“We Learn From the Ordinary as Well as From the Extraordinary”: Robert Venturi and Denise Scott Brown - More Images+ 8

VB: You just came back from China where you are working on a campus plan for Tsinghua University in Beijing and two 45-story office buildings in Shanghai. You don’t think there is a contradiction in inviting an architect from another part of the world to do a local project?

Robert Venturi: Not in this era.

Denise Scott Brown: In Beijing the client specifically wanted us because of our American know-how. They wanted to hear about American cultural values about education, though it doesn’t mean they’ll accept those values. They want to broaden their view; they are looking for people who can get into their shoes and see their point of view, but who have another experience and know other points of view. This is a society that has done 5,000 years of thinking and Bob and I have each done 70-some years of thinking. There’s a lot we can share.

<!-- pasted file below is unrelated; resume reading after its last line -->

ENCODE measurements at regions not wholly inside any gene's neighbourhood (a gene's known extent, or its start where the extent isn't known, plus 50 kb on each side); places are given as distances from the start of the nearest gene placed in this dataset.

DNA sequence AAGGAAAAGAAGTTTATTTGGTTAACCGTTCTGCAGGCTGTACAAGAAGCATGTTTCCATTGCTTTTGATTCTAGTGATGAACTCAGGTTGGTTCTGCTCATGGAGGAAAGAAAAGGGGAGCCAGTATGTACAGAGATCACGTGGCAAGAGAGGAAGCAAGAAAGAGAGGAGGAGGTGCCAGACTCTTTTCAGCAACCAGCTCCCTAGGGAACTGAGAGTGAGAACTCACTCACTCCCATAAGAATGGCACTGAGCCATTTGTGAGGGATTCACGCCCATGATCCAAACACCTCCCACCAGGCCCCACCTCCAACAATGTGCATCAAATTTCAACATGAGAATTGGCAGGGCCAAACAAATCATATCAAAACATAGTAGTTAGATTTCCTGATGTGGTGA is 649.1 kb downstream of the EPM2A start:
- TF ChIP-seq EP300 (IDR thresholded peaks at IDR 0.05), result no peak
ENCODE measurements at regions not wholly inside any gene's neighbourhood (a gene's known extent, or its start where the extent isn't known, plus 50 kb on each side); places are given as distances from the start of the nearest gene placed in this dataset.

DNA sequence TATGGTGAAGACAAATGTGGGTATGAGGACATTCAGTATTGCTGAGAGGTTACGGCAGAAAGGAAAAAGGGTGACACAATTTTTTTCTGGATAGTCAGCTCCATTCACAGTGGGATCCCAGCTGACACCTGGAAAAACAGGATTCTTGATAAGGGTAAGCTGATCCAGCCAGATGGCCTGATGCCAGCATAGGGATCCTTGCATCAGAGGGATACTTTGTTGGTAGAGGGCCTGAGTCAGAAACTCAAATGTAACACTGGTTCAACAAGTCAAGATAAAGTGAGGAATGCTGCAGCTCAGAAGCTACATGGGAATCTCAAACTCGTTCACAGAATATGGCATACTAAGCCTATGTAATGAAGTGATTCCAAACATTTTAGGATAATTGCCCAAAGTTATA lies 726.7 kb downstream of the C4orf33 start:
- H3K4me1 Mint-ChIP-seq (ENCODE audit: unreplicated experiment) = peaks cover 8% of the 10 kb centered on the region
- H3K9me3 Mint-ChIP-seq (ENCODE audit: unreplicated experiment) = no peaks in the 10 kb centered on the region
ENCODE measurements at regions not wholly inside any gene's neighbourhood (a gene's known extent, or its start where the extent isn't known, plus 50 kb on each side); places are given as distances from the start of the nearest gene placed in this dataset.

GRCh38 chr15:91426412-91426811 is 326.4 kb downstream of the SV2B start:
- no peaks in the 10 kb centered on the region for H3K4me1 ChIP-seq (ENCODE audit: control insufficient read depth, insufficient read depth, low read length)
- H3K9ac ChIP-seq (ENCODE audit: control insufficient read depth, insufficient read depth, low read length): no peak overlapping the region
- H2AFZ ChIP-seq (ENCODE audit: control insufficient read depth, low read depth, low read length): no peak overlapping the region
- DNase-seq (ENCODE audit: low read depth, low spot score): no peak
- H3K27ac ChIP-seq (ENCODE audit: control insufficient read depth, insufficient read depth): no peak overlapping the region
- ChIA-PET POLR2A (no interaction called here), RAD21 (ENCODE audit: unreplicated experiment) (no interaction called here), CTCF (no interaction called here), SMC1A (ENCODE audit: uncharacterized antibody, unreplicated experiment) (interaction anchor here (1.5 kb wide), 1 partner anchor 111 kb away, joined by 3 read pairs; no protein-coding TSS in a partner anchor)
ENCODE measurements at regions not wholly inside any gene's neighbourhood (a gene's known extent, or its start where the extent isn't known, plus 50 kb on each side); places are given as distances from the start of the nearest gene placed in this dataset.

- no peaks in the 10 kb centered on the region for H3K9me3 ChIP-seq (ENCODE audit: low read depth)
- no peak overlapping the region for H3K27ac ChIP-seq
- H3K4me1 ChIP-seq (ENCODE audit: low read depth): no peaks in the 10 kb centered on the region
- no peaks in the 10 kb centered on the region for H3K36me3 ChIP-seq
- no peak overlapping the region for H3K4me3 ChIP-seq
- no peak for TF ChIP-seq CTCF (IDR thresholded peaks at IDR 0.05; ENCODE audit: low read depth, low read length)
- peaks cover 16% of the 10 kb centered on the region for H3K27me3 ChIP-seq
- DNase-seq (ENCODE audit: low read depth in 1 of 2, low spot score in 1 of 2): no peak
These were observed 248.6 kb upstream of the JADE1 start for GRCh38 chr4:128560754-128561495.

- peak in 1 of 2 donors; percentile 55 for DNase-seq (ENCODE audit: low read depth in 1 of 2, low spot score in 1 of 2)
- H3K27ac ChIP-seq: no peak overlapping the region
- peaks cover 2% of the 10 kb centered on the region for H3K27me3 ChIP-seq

RV: One reason that we like working on the project in Shanghai is the essential multiculturalism that this city represents, the coming together of Eastern and Western cultures that has been happening in Shanghai in the last century and a half. Multiculturalism – that is, the juxtaposition of universal culture and local-ethnic cultures – is now inevitable, dynamic, enriching, and healthy. Shanghai has been and is a great example of this phenomenon.

DSB: Bob and I come from multicultural backgrounds. My grandparents came from Latvia and Lithuania and, through them, I have an under-memory of Eastern Europe in my background – along with their 19th century views of the world. But I was born in Zambia and grew up in South Africa. Our son recently visited Latvia and Lithuania and he says the people there look familiar. Bob’s family is Italian-American. We both lived in Italy. We are both interested in other cultures. Bob and I speak some Italian and French. I also speak a little German and Afrikaans, and a very small bit of an African language. That is the cultural matrix we live in and enjoy, and it has helped to prepare us for working in other cultures.